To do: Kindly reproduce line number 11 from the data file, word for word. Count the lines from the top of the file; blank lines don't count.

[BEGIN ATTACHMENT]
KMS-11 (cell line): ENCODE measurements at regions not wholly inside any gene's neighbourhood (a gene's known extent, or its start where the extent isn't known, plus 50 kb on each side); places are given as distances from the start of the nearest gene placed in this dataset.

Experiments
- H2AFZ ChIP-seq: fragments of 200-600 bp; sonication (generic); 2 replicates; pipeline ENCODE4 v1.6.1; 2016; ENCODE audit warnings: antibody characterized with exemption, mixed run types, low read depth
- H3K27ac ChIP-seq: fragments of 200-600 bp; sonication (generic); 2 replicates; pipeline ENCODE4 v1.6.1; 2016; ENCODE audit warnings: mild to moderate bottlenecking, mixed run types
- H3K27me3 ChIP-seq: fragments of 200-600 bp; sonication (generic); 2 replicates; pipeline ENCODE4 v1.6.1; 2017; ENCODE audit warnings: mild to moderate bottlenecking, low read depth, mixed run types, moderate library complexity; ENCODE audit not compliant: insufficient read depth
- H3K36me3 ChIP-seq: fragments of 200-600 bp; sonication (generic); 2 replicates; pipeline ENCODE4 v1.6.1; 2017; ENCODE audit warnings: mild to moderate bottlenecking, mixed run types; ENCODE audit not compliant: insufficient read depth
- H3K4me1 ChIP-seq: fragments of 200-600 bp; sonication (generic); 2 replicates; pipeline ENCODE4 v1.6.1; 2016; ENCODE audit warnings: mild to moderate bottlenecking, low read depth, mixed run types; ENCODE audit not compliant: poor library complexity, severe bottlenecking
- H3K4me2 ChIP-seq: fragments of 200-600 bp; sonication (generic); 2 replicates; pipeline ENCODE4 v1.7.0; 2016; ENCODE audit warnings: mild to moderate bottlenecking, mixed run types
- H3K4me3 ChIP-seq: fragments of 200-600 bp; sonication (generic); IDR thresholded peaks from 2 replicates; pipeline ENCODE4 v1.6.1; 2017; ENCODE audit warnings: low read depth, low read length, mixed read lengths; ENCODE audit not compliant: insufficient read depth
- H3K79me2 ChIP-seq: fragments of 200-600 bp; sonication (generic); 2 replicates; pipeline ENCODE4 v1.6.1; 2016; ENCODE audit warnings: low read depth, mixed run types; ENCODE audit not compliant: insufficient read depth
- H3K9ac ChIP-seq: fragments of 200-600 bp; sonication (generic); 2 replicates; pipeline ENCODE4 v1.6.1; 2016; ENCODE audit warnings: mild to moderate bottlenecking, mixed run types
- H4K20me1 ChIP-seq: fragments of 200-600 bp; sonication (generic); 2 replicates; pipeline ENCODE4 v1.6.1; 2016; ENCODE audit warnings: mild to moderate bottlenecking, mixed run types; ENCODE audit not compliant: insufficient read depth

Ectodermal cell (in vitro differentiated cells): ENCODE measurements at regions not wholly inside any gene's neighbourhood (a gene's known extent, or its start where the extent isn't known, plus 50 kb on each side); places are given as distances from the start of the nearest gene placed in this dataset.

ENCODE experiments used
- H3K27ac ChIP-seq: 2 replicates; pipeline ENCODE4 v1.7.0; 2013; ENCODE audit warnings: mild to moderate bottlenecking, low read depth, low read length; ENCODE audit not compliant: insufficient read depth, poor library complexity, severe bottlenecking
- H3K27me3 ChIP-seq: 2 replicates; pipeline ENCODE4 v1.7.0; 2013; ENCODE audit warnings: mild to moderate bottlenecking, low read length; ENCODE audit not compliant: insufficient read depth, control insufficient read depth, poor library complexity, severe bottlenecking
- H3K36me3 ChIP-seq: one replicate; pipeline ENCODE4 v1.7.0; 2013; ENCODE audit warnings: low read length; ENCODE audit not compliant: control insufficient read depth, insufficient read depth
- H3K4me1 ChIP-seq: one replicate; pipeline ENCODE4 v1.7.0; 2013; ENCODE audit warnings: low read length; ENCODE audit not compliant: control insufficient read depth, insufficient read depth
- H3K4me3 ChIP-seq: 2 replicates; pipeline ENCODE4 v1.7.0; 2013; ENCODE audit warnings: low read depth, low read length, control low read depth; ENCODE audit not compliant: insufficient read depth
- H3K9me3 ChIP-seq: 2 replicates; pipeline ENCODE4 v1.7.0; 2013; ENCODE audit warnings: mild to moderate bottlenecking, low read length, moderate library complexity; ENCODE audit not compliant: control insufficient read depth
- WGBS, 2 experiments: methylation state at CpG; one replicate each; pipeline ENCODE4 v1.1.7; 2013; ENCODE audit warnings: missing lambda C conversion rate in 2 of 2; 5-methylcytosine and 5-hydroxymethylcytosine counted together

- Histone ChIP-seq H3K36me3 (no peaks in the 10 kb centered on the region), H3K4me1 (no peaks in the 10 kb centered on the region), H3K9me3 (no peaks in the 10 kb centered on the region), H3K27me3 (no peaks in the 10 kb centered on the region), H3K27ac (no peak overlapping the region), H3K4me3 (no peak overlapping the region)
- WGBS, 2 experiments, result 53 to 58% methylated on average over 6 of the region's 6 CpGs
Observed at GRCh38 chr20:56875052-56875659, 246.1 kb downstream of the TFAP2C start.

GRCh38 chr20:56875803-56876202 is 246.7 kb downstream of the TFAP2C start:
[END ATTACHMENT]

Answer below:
- H3K9ac ChIP-seq: fragments of 200-600 bp; sonication (generic); 2 replicates; pipeline ENCODE4 v1.6.1; 2016; ENCODE audit warnings: mild to moderate bottlenecking, mixed run types